The influence of NARTH comes from the fact that religiously conservative groups like FRC recommend the organization and refer to it as a counterpart to the established organizations. However, in the mental health marketplace, NARTH is not attracting members or supporters. Given the fact that 75% of the members have no professional or scientific credentials, it seems more accurate to consider NARTH to be an advocacy group with some like-minded mental health professionals as members, rather than a scientific group.

This impression is reinforced by the fact that two prime speakers at next week’s convention in Phoenix are not scientists at all, but anti-gay activists. Sharon Slater will speak in a session about her work with United Nations’ countries, especially in Africa and the Middle East, which aims to keep laws on the books criminalizing homosexuality. Then, following Slater, will be Michael Brown who is a minister. Read this post for more about these individuals.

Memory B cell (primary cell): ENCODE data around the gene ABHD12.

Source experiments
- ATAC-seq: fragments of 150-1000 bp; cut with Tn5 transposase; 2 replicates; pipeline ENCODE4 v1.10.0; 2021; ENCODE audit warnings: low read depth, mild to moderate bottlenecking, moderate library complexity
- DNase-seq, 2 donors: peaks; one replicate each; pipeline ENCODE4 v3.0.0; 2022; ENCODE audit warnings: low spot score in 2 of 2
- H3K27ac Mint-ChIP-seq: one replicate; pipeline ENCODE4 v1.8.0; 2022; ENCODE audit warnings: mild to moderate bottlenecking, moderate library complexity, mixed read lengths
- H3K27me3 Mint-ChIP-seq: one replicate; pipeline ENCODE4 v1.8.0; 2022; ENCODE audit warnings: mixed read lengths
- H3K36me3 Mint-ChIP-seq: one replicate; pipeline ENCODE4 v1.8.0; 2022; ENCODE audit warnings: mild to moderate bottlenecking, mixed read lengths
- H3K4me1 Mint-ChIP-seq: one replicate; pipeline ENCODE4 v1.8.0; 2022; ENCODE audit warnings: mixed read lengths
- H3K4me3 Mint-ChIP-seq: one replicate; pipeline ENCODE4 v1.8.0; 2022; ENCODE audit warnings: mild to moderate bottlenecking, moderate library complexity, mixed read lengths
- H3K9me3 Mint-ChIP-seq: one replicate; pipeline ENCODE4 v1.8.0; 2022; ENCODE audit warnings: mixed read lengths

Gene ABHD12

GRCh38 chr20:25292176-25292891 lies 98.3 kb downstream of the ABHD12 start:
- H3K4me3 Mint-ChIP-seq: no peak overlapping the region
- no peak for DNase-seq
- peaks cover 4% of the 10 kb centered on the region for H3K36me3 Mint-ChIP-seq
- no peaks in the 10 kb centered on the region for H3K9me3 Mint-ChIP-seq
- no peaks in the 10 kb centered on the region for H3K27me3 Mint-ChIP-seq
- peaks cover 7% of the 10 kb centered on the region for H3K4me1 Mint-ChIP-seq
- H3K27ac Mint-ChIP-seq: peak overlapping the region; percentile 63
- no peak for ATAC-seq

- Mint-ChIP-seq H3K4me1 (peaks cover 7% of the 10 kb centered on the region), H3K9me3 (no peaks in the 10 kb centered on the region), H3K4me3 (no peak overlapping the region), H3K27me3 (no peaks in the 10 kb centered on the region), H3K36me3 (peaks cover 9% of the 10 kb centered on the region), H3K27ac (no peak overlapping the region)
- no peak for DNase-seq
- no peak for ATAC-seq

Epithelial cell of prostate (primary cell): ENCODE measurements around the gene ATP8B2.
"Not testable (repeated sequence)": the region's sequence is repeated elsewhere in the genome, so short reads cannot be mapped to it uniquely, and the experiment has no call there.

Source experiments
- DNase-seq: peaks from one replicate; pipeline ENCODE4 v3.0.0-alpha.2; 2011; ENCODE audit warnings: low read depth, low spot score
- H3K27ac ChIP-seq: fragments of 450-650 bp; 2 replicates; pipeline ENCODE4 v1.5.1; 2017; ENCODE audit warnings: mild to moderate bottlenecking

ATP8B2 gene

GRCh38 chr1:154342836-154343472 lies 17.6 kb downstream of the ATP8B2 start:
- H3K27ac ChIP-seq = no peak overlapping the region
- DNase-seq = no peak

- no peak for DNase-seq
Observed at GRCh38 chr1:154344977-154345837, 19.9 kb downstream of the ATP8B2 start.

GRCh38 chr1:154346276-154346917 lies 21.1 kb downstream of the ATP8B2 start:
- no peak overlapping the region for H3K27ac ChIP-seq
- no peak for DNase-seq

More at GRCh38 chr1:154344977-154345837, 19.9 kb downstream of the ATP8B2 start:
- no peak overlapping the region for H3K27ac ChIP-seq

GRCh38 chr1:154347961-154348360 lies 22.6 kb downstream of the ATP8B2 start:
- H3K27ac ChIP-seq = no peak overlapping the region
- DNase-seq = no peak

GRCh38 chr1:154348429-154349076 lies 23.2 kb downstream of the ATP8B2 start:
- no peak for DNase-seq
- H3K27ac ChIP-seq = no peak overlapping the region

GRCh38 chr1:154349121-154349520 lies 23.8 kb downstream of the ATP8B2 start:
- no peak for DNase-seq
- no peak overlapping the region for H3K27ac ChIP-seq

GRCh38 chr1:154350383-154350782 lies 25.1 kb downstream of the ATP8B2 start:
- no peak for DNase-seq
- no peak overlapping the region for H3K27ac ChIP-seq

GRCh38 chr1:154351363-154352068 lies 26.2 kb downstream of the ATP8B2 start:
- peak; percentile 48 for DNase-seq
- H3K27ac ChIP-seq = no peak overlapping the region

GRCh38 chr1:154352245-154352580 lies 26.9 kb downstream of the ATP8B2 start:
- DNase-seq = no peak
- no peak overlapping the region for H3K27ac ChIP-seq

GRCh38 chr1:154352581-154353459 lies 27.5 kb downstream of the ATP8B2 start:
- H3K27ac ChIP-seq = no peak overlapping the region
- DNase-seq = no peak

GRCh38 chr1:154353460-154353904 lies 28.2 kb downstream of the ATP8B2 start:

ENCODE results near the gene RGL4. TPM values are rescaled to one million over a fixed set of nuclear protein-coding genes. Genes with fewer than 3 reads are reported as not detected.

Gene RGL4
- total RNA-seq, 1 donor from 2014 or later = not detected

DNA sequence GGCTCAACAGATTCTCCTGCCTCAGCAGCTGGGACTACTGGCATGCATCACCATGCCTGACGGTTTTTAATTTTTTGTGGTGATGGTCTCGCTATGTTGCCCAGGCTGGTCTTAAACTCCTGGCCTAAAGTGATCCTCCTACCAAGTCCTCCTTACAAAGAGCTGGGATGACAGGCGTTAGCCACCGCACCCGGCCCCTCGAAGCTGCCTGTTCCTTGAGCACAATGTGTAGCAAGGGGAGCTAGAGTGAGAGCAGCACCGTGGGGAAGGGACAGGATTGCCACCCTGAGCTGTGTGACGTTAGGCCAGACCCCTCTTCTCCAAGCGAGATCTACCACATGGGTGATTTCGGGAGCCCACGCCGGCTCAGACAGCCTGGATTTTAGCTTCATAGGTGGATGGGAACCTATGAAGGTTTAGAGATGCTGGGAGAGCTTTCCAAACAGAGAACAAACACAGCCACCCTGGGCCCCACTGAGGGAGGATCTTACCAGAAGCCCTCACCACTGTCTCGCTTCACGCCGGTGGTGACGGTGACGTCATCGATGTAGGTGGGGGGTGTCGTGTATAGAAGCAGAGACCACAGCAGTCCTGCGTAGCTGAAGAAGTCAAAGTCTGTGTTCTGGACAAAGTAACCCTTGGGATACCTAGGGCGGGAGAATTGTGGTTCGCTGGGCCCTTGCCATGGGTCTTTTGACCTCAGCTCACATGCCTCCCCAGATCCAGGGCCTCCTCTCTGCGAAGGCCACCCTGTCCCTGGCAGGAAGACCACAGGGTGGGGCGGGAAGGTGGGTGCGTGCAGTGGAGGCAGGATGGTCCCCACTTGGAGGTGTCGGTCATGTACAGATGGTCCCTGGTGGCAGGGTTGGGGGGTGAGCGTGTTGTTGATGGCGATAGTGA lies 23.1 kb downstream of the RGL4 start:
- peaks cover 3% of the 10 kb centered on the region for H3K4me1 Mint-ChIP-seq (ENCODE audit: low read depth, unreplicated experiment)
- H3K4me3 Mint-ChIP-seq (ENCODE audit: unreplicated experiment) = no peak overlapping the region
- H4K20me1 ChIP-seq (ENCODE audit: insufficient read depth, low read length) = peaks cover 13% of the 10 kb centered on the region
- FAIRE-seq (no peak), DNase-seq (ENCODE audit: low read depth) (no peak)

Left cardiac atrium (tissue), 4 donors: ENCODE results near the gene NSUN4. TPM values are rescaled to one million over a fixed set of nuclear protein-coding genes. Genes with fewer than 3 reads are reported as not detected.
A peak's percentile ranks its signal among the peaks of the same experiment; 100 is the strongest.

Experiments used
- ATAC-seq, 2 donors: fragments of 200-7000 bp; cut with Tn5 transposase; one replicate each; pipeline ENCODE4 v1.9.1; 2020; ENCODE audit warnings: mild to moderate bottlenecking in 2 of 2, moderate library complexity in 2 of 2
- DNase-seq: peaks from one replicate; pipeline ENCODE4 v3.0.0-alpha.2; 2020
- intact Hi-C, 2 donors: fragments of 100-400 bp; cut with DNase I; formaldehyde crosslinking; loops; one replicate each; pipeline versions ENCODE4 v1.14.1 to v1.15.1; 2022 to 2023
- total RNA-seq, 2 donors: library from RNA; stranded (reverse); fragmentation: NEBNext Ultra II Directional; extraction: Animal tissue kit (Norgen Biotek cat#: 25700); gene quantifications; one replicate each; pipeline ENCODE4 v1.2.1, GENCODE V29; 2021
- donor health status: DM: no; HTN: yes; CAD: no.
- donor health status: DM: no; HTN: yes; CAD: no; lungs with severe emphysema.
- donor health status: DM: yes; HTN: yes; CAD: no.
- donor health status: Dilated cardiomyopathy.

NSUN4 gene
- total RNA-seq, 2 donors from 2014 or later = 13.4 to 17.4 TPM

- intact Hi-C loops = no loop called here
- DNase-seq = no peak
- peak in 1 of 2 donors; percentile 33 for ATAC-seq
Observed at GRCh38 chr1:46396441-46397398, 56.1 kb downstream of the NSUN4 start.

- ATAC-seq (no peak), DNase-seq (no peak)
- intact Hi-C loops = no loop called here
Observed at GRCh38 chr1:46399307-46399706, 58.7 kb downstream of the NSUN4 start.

RELATED: What if NARTH was a scientific organization?

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  • Bernie

    The FRC not being truthful? What else is new. Such good Christians!

  • sam

    If NARTH, Michael Brown, FRC, Focus on the Family, AFA are called anti-gay activists then Soulforce, Truth Wins Out, Exgaywatch, John Shore, and SPLC should be called anti-Christian activists.

  • http://www.exgaywatch.com Emily K

    …except that XGW’s editor and the majority of the writers are Christians. and Soulforce is a Christian organization, I believe. That doesn’t even make sense to say they’re “anti-Christian” activists. How can a Christian organization be “anti-Christian?”